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Q & A IX

March 27, 2007

Q & A IX

Q-How did you make the majors?

A-God given talent, incredible parents and a HUGE amount of luck.

Q-What was your path as a kid? My son is 9 (just turned 9) years old and works hard everyday to be good at baseball. He’s always getting training…he’s signed up for Frozen Ropes, Extra Innings, many towns Baseball Academy and so on, he practices most days…

Q-How much is too much for a 9 year old?

A-They’ll let you know in my opinion. I think you have to push a little bit because their attention spans are shorter and shorter as more things are available to keep them interested but in the end if they don’t love it, no amount of ‘coaching’ is going to change that.

Q-How do you know when a kid has enough talent go far with Baseball?

A-I think that falls on the ‘kid’ as much as it does the parents. Parents view their childrens athletic ability through very rosy glasses. I’ve been around kids, coached kids and worked with kids who’s parents would tell me that their son is a surefire major leaguer if he ‘keeps it up’ and I’m sitting there watching a kid who isn’t going to make his high school team. The numbers are staggering, it used to be 1 in every 100,000 kids who plays organized baseball gets drafted. Then you look at the volume of kids drafted and how few of them make it to the major leagues and it can be daunting. If you’re working with your kids in sports for them to become ‘pro’s’ then I think you’re making a huge mistake. You won’t get them there, they will. However if you have your kids playing sports to learn the real lessons they teach, sportsmanship, camaraderie, respect, how to count on teammates and be counted on, how to handle winning and losing, all the truly important life lessons then I think you’re doing the right thing. I could care less if any of my kids become ‘pro’s’, I just want them to have a passion for whatever it is they do, and be as good as they can be, trying to be the best.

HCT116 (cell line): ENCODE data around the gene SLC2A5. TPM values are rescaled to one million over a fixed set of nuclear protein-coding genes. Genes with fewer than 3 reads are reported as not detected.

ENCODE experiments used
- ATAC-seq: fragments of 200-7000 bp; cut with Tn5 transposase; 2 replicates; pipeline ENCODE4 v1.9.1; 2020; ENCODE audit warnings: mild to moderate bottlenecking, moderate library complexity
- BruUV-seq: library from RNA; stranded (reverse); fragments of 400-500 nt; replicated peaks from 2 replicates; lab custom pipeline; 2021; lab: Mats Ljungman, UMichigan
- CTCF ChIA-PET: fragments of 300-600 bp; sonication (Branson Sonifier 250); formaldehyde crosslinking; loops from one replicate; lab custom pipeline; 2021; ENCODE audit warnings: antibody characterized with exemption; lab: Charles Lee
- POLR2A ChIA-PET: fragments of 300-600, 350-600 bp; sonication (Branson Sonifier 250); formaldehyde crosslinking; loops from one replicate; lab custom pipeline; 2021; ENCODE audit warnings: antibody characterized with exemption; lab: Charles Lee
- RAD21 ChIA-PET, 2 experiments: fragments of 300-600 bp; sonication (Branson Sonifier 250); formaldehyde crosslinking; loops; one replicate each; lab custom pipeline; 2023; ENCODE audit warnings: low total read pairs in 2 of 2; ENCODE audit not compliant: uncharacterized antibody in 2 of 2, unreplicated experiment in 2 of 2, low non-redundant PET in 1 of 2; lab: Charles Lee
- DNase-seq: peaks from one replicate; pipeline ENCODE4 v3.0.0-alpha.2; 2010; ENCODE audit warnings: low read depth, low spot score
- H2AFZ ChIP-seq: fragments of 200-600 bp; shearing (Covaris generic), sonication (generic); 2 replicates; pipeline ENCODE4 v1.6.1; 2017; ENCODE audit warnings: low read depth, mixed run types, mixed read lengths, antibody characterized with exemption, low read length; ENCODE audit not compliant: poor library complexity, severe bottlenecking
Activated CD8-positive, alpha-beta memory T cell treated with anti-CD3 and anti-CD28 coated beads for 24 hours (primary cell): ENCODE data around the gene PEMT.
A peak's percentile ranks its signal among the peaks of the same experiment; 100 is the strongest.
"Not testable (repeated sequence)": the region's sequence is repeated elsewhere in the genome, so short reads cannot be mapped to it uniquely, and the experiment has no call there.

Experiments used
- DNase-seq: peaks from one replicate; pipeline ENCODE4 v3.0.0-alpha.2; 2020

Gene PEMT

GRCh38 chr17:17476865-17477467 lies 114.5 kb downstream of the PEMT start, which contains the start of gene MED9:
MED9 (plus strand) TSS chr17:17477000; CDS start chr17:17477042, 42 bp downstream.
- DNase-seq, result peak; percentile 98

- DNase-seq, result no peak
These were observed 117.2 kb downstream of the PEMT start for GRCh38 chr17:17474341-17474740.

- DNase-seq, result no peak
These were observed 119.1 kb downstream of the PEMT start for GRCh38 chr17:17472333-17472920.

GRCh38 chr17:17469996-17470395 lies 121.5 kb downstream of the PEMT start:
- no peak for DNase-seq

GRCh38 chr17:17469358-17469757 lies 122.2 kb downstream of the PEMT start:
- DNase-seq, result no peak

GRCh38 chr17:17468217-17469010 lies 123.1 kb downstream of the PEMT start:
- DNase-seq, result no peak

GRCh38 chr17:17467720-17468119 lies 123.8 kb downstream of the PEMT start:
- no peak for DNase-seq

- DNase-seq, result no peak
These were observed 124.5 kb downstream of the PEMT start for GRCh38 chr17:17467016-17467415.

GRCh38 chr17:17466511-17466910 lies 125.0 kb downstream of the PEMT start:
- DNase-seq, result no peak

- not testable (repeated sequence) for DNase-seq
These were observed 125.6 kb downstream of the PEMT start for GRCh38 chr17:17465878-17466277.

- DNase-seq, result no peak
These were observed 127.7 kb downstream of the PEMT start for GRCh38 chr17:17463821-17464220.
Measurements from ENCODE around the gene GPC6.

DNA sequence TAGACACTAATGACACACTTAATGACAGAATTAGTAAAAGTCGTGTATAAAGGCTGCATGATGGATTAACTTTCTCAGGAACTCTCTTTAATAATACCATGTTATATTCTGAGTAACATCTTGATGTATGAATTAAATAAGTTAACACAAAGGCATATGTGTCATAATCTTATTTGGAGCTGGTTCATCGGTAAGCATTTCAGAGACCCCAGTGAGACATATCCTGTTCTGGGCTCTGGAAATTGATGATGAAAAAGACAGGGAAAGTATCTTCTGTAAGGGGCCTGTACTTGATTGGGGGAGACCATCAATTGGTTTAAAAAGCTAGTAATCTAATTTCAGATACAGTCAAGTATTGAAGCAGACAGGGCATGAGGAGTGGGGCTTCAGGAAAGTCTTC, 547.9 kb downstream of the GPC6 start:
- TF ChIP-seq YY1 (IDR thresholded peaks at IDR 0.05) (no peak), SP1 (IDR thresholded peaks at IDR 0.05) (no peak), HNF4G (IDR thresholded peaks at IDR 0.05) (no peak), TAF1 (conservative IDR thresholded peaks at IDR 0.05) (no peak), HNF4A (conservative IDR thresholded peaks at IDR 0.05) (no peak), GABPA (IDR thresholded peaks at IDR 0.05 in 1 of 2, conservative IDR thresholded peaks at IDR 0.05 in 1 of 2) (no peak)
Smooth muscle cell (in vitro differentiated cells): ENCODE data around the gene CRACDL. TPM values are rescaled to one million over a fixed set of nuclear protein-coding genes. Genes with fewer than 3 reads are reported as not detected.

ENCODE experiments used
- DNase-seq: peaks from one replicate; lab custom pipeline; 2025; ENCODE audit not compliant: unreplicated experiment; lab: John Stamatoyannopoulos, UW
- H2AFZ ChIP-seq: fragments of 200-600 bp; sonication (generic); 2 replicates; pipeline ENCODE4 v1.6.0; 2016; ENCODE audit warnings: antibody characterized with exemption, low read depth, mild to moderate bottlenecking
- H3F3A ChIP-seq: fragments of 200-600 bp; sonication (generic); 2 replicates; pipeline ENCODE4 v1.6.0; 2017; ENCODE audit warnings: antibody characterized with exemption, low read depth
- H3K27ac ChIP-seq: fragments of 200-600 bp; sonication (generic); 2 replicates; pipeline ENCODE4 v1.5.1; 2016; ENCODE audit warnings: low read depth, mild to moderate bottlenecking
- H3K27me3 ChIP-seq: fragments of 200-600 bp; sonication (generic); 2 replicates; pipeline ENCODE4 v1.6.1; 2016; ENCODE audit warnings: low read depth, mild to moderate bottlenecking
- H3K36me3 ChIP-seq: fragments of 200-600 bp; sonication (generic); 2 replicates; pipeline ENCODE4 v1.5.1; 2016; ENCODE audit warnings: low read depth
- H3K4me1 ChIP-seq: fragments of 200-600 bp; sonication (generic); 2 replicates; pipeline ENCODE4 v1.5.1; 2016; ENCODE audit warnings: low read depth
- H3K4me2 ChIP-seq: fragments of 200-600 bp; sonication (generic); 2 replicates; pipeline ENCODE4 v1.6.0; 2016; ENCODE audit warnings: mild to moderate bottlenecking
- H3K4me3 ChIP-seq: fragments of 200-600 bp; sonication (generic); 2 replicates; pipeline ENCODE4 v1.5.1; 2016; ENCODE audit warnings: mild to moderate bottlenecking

Q-In regards to the upcoming season, and where we were starting in 04′, how good do you think the 07′ team looks? And do you think we will win the world series in 4 games or 7? Just a little confident, but realistically the Division, post-season, what are your thoughts??

A-I think, like about 10-12 other teams, we have a legitimate shot at winning it all. But unlike other sports seasons we’ve got 162 games to play before we can figure it all out. I think we are better positioned to handle an injury or two this year, if we have to, but I said it before and I think it’s true, the AL East team whose starting rotation spends the fewest days on the DL will win this division. Once you get into October it’s about the ‘hot hand’, and which 2-3 starting pitchers are throwing the best, or will throw the best. If Burnett and Halladay stay healthy Toronto is going to be good because they are going to hit again. I think, in addition to Wells and Glaus, Rios is going to continue getting better and it wouldn’t surprise me if he puts up a huge year giving how much he adjusted from ’05 to ’06 and how much better he was off of those adjustments. The Yanks are just flat out going to hit. Having Wang on the DL to start the season doesn’t help but they’ll find a way to overcome that, they always do. I think our offense is going to be relentless as well. This division is going to be a dog fight again, as is the Central. Beyond the regular season I’ll let you spew the optimism and confidence, because we need to get there first.

Q-Have you ever been on a Starting Rotation comparable to this one, and the endless potential it may have?

A-That’s a tough one because to live up to ‘endless potential’ everything needs to fall perfectly right. In 1993 and 2004 the rotations we started the season with stayed intact for pretty much the entire year, which was huge. We competed against each other in an advantageous way for the team. This rotation absolutely has that potential.

Q-Thanks for the shout out Curt. It was an amazing trip. I went to Spring Training with the Jimmy Fund two years ago so it was great to see others experience it for the first time. I think I can speak for all the kids when I say trips like that make going through treatment a little more bearable. A huge thanks to you and all the people that made it possible. You’re as amazing off the field as you are on and a prime example of why the Red Sox organization is so great. Best of luck this season. Hope to see you too!

A-HOLLY! Thanks for coming down and it was great to see you as well. If you could, please check in from time to time and let me, and the people that come around here, know how things are going.

Q-why was Crazy Carl’s name deleted? Did he threaten to kill you or something?

A-It was deleted because I made a mistake. CHB was given the nickname by Carl but it was in reference to “Gordon Edes Curly Haired Boyfriend”. Something the astute fans at SOSH were quick to pounce on.

Q-I WAS WONDERING IF YOU COULD PLEASE TALK MORE ABOUT BECOMING A CHRISTIAN AND HOW IT AFFECTS YOU ON A DAILY BASIS. ARE THERE OTHER RED SOX PLAYERS THAT ARE CHRISTIANS AS WELL?